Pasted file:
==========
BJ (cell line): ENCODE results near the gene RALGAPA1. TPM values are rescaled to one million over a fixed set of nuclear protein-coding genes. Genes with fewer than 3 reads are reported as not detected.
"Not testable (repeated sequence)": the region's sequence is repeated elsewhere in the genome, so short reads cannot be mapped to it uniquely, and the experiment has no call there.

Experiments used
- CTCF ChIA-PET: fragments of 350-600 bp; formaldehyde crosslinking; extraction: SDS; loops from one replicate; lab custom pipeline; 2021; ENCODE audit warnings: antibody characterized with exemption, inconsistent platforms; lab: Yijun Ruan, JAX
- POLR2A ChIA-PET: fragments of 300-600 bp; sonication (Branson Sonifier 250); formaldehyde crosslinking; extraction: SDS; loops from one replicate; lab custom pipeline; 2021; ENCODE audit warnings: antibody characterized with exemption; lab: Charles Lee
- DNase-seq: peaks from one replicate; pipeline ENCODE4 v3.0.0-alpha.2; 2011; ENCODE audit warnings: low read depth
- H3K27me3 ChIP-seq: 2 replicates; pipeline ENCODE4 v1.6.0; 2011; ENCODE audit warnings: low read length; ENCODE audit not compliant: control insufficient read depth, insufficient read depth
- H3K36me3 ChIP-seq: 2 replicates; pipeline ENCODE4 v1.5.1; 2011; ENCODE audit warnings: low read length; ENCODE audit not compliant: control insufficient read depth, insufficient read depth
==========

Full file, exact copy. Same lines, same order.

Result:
BJ (cell line): ENCODE results near the gene RALGAPA1. TPM values are rescaled to one million over a fixed set of nuclear protein-coding genes. Genes with fewer than 3 reads are reported as not detected.
"Not testable (repeated sequence)": the region's sequence is repeated elsewhere in the genome, so short reads cannot be mapped to it uniquely, and the experiment has no call there.

Experiments used
- CTCF ChIA-PET: fragments of 350-600 bp; formaldehyde crosslinking; extraction: SDS; loops from one replicate; lab custom pipeline; 2021; ENCODE audit warnings: antibody characterized with exemption, inconsistent platforms; lab: Yijun Ruan, JAX
- POLR2A ChIA-PET: fragments of 300-600 bp; sonication (Branson Sonifier 250); formaldehyde crosslinking; extraction: SDS; loops from one replicate; lab custom pipeline; 2021; ENCODE audit warnings: antibody characterized with exemption; lab: Charles Lee
- DNase-seq: peaks from one replicate; pipeline ENCODE4 v3.0.0-alpha.2; 2011; ENCODE audit warnings: low read depth
- H3K27me3 ChIP-seq: 2 replicates; pipeline ENCODE4 v1.6.0; 2011; ENCODE audit warnings: low read length; ENCODE audit not compliant: control insufficient read depth, insufficient read depth
- H3K36me3 ChIP-seq: 2 replicates; pipeline ENCODE4 v1.5.1; 2011; ENCODE audit warnings: low read length; ENCODE audit not compliant: control insufficient read depth, insufficient read depth